Once, as a kid, a friend of mine was littering the street. He said it was ok because he was “generating work” for the city’s street cleaners. Another time, in the midst of the 2001 recession, an acquaintance urged me to go on a Thanksgiving shopping spree on the grounds that “it would be good for the economy”.
I’m sure you have heard arguments like this before, oftentimes to justify acts of destruction or wasteful behavior. Although I am sure that some people who use this rationalization have never thought about the meaning of it, this argument is so ubiquitous and so deeply flawed, that I can’t help writing a few paragraphs to help clarify things.
Let’s take a very clear and simple example. Suppose that the government hires 100 unemployed people to dig holes in the middle of the desert. This project will create jobs. It will also contribute to GDP growth, since the workers will eventually spend their money on goods and services. On the other hand, the project is perfectly useless: digging a pointless hole does not increase anybody’s wealth or well-being.
“How about the workers? They got a job!” somebody will say. Yes, but by having those people digging holes in the desert we are keeping them from doing things which actually have some value: they could have been making clothespins in a factory; driving cabs in the city; baking cookies at home; or bathing their kids at home. Any of these alternative activities produces a good or service with economic value. Digging holes in the desert does not.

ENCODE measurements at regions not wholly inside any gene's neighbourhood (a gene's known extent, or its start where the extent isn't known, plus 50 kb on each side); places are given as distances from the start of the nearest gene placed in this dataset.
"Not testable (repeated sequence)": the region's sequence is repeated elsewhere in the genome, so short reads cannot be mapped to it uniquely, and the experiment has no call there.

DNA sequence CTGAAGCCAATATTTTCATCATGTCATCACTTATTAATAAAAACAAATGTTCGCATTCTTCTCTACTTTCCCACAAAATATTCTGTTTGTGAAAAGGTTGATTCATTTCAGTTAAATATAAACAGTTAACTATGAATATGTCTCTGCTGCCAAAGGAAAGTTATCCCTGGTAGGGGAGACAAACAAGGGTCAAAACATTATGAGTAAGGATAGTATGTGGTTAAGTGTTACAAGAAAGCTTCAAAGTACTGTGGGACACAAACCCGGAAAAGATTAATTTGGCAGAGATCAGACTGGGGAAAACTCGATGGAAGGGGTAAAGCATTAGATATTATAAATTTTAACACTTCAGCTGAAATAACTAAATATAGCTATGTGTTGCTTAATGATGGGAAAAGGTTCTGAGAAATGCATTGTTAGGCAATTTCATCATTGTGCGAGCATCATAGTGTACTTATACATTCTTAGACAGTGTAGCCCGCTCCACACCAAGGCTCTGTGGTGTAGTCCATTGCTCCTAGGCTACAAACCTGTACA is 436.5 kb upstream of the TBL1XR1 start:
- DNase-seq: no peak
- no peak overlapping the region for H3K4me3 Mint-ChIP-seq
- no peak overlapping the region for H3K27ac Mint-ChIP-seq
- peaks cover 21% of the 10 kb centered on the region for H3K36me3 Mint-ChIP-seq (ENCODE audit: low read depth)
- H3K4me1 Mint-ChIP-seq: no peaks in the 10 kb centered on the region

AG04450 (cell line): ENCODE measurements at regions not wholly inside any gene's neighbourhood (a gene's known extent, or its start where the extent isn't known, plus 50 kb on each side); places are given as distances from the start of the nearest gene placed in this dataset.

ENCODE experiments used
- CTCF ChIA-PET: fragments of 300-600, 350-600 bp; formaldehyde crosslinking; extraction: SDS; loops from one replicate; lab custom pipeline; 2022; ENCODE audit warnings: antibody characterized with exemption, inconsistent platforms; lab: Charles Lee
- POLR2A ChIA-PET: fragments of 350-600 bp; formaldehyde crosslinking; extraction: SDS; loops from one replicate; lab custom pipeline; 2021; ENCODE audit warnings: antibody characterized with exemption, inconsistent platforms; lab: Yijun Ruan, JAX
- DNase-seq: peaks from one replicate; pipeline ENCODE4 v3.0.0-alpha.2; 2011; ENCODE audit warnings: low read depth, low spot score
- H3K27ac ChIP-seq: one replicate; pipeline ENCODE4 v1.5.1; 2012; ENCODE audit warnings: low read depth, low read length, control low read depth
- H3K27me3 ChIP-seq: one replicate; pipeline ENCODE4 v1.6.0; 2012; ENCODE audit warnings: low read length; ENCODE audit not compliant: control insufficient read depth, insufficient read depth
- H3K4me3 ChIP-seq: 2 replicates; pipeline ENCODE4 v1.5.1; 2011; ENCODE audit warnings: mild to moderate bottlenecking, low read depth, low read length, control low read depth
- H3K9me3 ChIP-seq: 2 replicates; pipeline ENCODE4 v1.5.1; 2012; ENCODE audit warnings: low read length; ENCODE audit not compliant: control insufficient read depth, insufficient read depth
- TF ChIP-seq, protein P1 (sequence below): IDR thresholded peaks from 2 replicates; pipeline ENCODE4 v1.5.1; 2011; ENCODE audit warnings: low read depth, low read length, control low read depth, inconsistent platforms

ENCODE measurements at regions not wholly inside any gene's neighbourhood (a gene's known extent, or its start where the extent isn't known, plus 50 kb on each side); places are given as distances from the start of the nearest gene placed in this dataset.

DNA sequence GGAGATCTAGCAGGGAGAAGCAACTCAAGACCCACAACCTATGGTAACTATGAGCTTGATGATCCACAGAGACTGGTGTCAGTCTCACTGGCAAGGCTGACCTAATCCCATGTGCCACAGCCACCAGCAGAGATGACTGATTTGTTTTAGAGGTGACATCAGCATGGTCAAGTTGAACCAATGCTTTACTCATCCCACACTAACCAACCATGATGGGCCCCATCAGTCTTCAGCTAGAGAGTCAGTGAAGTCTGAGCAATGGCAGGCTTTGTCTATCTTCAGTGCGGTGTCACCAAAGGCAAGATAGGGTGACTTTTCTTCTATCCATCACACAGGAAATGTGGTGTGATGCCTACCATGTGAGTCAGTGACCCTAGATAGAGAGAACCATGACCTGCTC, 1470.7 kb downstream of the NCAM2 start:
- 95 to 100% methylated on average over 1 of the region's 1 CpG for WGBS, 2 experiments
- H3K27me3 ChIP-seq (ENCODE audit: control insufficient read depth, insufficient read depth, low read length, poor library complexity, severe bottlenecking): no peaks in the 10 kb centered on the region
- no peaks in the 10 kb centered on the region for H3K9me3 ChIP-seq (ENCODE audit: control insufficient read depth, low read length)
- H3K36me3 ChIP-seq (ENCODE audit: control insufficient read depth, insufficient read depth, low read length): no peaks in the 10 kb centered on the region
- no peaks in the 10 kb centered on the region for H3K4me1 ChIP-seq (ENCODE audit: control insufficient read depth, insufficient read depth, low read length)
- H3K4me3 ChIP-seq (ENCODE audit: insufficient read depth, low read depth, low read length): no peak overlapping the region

We can look at it from a public finance perspective too: the tax revenues that the government spent to pay those workers could have been used to produce something that people actually use. For example, to repair a road or to build a park.
The “it’s-good-for-the-economy” fallacy that I am describing was first pointed out by the French economist Frédéric Bastiat, who created the “broken window” parable in 1850. In this parable, a boy breaks a window. His father bursts in anger because he will have to spend six francs to repair it. His neighbors console him by arguing that the mishap will actually be good because it will generate business for the glazier, who will repair the window.
Bastiat proceeds to write that the fallacy comes from not being aware of “what is not seen”. In less cryptic words, from the failure to realize that the father could have done something else with his six francs if the boy had not broken the window. These “hidden” costs are called opportunity costs by economists.
Individuals and businesses, as well as the government, often ignore the opportunity cost of their actions. I once had a roommate who used to say that leaving the lights on all day, even when there was plenty of sunlight, was “good for the economy” and that it “helped to create jobs”. Maybe he helped boost ComEd’s profit, but my roommate could have turned off the light, saved some money on electricity, and used it to buy himself something he actually wanted, like a trip to San Francisco: he would still have “helped the economy” and he would have enjoyed himself a lot more on vacation than staring at the light bulb.
Notice that some of the opportunity costs I have mentioned do not have any market value. Making cookies at home and bathing your child satisfy some want, and therefore contribute to economic well-being, even though they are not market goods and do not add to GDP. On the other hand, digging holes in the desert or leaving the lights on all day do not satisfy any want, but they do add to GDP. This leads us to the conclusion that not everything that adds to GDP is “good for the economy” (or at least for economic well-being). But this should be the topic of a blog entry of its own.
Beware of anybody using the phrase “it’ll be good for the economy”. Chances are they’d be happy to break your windows.
Bastiat, broken window, opportunity cost, good for the economy